- The Washington Times - Tuesday, January 24, 2017

Congress’s chief tax-law writer threw his support Tuesday behind the House GOP’s plans for a border adjustment tax, igniting a ferocious debate that’s already dividing conservatives and pitting them against President Trump.

The president has said he wants to see punitive tariffs aimed at companies that move operations outside the U.S., an action he says will convince firms to build and sell here instead.

But Ways and Means Chairman Kevin Brady said he’ll work instead on a border adjustment policy, which he said will even out taxes between imports, exports and purely domestic goods and services, making U.S. companies more competitive without having to turn to a tariff.

“Eliminating the ‘Made in America’ tax is a simple but powerful action we can take that will dramatically simplify our international tax system and level the playing field for American businesses and workers,” the Texas Republican said in a speech Tuesday at the U.S. Chamber of Commerce.

House Speaker Paul D. Ryan has been pushing the border adjustment for weeks, clashing with the new president, who has said the system is too complicated. Mr. Trump’s been pushing to instead impose “major” tariffs to boost the price of foreign goods, which he believes would make American manufacturers more competitive.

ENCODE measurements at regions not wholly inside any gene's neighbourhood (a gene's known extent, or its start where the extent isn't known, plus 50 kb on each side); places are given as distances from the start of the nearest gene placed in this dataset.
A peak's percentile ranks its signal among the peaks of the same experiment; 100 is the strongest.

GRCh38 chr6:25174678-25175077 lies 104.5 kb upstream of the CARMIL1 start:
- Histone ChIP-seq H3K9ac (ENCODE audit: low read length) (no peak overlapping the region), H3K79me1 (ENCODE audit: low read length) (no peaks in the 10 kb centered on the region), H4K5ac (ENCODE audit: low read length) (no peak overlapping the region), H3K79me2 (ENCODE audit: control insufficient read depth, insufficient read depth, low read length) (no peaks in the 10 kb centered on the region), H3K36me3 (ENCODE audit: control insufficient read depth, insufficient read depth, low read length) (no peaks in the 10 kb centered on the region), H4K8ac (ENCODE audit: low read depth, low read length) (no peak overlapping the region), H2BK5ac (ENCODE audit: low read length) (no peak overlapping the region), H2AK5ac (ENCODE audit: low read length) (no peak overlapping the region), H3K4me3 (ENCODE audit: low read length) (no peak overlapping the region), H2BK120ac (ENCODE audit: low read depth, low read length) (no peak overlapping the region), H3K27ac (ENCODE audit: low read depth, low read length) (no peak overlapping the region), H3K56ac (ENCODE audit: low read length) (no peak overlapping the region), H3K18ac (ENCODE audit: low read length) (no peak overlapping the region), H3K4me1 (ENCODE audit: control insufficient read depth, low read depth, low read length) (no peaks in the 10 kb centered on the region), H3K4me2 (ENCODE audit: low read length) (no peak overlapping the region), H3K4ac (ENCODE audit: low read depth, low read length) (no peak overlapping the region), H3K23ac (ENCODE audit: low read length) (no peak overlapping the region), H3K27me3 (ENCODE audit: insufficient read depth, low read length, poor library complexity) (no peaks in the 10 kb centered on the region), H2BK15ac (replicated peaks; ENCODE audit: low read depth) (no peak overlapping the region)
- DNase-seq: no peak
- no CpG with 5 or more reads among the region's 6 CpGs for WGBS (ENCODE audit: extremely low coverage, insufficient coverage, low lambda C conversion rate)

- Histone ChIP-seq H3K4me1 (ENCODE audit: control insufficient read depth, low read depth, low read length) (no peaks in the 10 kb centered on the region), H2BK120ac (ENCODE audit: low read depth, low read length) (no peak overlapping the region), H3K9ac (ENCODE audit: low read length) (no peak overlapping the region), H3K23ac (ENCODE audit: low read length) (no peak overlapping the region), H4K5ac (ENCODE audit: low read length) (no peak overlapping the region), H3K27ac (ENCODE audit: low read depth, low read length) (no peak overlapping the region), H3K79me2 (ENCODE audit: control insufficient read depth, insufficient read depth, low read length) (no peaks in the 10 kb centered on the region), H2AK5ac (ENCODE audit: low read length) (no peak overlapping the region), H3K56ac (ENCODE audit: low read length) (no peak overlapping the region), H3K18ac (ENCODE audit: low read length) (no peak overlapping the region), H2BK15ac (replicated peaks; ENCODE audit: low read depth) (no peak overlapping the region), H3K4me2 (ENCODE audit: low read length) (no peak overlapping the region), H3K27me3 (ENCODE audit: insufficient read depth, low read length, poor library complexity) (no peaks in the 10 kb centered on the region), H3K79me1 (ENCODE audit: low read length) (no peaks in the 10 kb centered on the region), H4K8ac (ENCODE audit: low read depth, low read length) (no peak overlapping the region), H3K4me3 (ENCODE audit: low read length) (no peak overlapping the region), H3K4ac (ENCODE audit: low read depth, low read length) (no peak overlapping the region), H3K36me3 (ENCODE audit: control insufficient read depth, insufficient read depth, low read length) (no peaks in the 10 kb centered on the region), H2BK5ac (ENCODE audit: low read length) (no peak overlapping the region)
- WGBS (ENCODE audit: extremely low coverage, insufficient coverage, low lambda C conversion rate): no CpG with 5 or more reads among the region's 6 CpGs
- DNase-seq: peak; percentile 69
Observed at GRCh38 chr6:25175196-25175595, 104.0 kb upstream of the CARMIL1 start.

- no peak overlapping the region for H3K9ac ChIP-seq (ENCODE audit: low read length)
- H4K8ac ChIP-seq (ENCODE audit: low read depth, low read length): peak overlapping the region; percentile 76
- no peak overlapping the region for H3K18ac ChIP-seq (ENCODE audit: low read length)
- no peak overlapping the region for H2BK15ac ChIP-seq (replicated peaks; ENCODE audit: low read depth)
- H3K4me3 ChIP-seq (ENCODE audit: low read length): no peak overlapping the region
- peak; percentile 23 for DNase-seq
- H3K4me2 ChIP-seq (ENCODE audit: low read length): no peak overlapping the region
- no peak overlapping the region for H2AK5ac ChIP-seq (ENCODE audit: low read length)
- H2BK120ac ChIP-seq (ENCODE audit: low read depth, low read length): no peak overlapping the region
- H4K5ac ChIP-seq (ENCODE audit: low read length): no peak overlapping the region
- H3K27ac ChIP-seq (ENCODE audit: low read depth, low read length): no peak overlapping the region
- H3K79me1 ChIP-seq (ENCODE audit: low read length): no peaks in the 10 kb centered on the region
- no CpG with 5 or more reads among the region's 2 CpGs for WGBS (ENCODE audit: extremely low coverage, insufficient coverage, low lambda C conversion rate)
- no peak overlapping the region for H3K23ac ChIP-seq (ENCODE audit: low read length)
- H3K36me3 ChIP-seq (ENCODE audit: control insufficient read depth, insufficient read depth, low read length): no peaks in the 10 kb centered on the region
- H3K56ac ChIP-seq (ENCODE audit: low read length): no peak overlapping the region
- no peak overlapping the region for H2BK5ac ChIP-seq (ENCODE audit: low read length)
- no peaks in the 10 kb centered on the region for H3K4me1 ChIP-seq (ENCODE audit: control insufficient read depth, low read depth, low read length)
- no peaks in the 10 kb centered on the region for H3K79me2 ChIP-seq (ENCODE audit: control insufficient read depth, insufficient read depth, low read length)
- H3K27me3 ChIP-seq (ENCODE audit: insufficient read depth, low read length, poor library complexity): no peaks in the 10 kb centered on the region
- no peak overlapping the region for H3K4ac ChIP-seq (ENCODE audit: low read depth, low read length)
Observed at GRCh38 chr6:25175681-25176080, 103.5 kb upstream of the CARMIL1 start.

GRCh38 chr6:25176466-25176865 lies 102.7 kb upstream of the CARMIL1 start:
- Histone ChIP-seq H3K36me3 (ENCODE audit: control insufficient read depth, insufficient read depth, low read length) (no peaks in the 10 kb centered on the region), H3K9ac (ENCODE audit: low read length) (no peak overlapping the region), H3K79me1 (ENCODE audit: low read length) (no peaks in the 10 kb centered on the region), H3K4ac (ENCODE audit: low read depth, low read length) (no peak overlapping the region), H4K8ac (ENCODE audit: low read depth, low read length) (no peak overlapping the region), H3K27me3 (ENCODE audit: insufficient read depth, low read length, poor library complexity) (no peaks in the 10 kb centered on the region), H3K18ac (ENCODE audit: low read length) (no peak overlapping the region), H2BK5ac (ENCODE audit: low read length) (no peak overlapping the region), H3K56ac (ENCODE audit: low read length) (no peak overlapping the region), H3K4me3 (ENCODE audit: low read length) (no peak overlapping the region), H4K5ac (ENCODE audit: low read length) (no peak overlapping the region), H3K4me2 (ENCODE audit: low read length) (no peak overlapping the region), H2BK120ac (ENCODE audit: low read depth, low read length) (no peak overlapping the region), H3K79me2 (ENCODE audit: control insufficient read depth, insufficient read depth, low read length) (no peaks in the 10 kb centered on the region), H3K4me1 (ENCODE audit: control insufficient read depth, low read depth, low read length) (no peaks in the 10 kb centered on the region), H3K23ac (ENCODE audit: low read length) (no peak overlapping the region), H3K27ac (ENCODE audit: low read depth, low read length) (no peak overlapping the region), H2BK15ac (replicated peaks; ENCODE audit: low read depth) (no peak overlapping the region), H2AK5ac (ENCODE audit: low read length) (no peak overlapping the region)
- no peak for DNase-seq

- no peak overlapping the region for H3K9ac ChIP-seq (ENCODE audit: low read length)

Mr. Trump can impose tariffs on his own, without needing to get permission from Congress.

But Mr. Ryan, a former chairman of the Ways and Means Committee, said Capitol Hill controls tax policy and will tackle the border issue as part of a massive corporate tax overhaul that all sides have been promising for years.

“We want tax reform that works for American businesses,” Mr. Ryan said.

He said their tax plans are expected to be revenue-neutral, which means the government will take in the same amount of money from taxes after the overhaul — though the composition of where the taxes come from will be different. The corporate tax rate is expected to be significantly lower, though companies would also lose a number of carve-outs.

The border adjustment tax would act like a sales tax on goods sold in the U.S., no matter where they were produced, equalizing the pain for both domestic and foreign producers.

The plan got a boost from Grover Norquist, head of Americans for Tax Reform and the arbiter of a powerful taxpayer pledge, who told CNBC he could accept the border adjustment tax as long as it was part of a big overhaul.

He said there will be “winners and losers” under the tax, but said the overall tax blueprint the GOP is pursuing “is great.”

On the other side is the Club for Growth, a free markets advocacy group, which said the losers under a border tax will be average Americans.

Former Rep. David McIntosh, the club’s president, said the House GOP was wrong to chase after the goal of revenue-neutral tax policy.

“Instead of trading one tax for another, the GOP needs to focus on cutting rates, and cutting spending and the size of government to match,” he said.

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